Lana Del Rey Got a Raw Deal

OK, that’s a joke – sort of. Lana Del Rey is the pampered daughter of a Los Angeles dotcom millionaire: she’ll never have to worry about being a single paycheck away from homelessness. And no matter how much hate spews from the blogosphere, she’ll always at least have the option of hiring a PR team to tell the world how wonderful she is. But that outpouring of hate is hypocritical to the extreme.

Saying that what she does has more artistic merit than, say, Bon Iver or Arcade Fire is like saying that Mad Dog tastes better than Smirnoff Ice (it does, but why subject yourself to it at all). Still, if you’ve seen the stupid video, you have to admit that her phony noir shtick is actually a step (maybe a half-step or a microstep) above either of those two acts, both of whom have been championed by the same boys who take so much pleasure in putting her down. Could this possibly be a case of sour grapes? Maybe those boys have got their boy-thongs all in a knot because what they really want is to be Lana Del Rey. Why should she get all the photoshoots, the endless parade of stylists and sycophants, and trailerloads of American Outfitters knockoff clothes to choose from every afternoon when she wakes up?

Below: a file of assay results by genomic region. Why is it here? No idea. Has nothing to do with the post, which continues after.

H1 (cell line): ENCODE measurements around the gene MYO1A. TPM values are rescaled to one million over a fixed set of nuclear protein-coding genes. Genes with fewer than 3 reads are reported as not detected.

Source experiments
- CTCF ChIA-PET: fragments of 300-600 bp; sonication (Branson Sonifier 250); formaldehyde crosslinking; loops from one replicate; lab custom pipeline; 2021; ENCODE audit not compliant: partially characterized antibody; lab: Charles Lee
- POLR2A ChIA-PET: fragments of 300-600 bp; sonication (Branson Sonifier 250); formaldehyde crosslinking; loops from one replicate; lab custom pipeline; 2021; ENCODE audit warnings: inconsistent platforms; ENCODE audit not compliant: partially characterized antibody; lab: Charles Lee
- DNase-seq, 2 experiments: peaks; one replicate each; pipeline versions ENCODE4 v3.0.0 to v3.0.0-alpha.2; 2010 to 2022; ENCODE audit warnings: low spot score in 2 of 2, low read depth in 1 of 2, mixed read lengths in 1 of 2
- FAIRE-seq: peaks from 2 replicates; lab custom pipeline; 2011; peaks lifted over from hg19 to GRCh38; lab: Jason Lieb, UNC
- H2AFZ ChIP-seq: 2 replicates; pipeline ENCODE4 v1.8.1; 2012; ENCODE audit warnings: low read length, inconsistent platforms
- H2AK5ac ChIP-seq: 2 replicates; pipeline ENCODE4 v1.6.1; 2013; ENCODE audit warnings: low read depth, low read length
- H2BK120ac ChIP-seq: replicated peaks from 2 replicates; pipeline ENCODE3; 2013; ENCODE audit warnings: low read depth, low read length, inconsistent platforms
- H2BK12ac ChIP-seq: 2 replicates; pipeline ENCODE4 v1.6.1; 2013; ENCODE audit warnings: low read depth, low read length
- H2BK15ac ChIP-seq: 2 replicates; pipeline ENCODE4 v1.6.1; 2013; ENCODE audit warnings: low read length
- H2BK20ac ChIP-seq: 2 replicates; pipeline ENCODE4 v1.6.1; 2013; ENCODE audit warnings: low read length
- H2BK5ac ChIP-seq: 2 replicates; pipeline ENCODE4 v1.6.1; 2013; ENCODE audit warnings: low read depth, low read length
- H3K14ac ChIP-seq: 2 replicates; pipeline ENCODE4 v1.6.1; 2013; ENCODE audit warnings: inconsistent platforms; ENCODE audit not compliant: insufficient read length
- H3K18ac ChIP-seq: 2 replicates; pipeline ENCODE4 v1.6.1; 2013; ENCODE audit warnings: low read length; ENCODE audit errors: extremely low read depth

Yeah, there’s a studied ineptitude to everything she does. But why should, say, Grizzly Bear get a free pass when it comes to musical incompetence, while Lana gets pilloried for it? That hypocrisy is fueled by misogyny. After all, everybody knows that indie rock is a boys’ club: other than the closeted trust-fund lesbian contingent, it’s no girls allowed. In a genre where being an atrocity exhibition is a badge of honor (it means you’re wealthy and can afford to embarrass yourself onstage or on record), why, all of a sudden, does quality matter when it comes to Lana Del Rey, but not when any of the boys are concerned? And the height of the hypocrisy is borne out by the fact that her Bowery Ballroom show was sold out. Clearly, the pretty boys of Bushwick’s interest in celebrity far outweighs their interest in music. And that’s two-faced to the extreme.